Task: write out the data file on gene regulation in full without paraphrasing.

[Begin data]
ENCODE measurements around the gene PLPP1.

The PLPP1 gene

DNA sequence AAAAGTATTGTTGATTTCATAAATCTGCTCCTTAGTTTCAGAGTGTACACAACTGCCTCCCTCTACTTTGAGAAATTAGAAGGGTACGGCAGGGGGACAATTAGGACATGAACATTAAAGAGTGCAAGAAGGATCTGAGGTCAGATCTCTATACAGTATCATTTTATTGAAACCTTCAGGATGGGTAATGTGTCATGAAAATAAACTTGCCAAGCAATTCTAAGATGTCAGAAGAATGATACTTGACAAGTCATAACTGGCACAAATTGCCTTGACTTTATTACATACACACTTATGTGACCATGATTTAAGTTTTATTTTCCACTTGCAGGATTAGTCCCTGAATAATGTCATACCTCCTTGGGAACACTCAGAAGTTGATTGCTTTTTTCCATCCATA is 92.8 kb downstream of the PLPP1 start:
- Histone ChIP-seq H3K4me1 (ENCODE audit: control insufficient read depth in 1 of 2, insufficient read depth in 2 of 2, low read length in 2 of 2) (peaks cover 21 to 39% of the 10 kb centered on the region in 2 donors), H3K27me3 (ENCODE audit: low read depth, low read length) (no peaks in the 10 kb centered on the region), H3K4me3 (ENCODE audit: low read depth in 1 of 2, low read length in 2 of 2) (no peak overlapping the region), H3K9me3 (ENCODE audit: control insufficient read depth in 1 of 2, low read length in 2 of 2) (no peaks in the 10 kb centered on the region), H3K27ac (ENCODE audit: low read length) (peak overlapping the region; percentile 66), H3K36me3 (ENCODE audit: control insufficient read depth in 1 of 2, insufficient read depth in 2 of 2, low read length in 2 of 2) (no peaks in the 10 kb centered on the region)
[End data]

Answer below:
ENCODE measurements around the gene PLPP1.

The PLPP1 gene

DNA sequence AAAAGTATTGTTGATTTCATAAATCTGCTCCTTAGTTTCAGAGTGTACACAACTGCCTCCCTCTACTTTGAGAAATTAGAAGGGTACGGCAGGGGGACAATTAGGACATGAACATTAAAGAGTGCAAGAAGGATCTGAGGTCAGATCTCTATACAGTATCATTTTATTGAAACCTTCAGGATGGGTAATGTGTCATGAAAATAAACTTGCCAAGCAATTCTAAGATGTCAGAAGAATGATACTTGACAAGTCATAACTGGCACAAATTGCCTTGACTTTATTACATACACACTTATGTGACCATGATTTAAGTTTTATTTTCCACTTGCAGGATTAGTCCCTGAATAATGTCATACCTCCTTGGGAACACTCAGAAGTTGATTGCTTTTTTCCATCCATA is 92.8 kb downstream of the PLPP1 start:
- Histone ChIP-seq H3K4me1 (ENCODE audit: control insufficient read depth in 1 of 2, insufficient read depth in 2 of 2, low read length in 2 of 2) (peaks cover 21 to 39% of the 10 kb centered on the region in 2 donors), H3K27me3 (ENCODE audit: low read depth, low read length) (no peaks in the 10 kb centered on the region), H3K4me3 (ENCODE audit: low read depth in 1 of 2, low read length in 2 of 2) (no peak overlapping the region), H3K9me3 (ENCODE audit: control insufficient read depth in 1 of 2, low read length in 2 of 2) (no peaks in the 10 kb centered on the region), H3K27ac (ENCODE audit: low read length) (peak overlapping the region; percentile 66), H3K36me3 (ENCODE audit: control insufficient read depth in 1 of 2, insufficient read depth in 2 of 2, low read length in 2 of 2) (no peaks in the 10 kb centered on the region)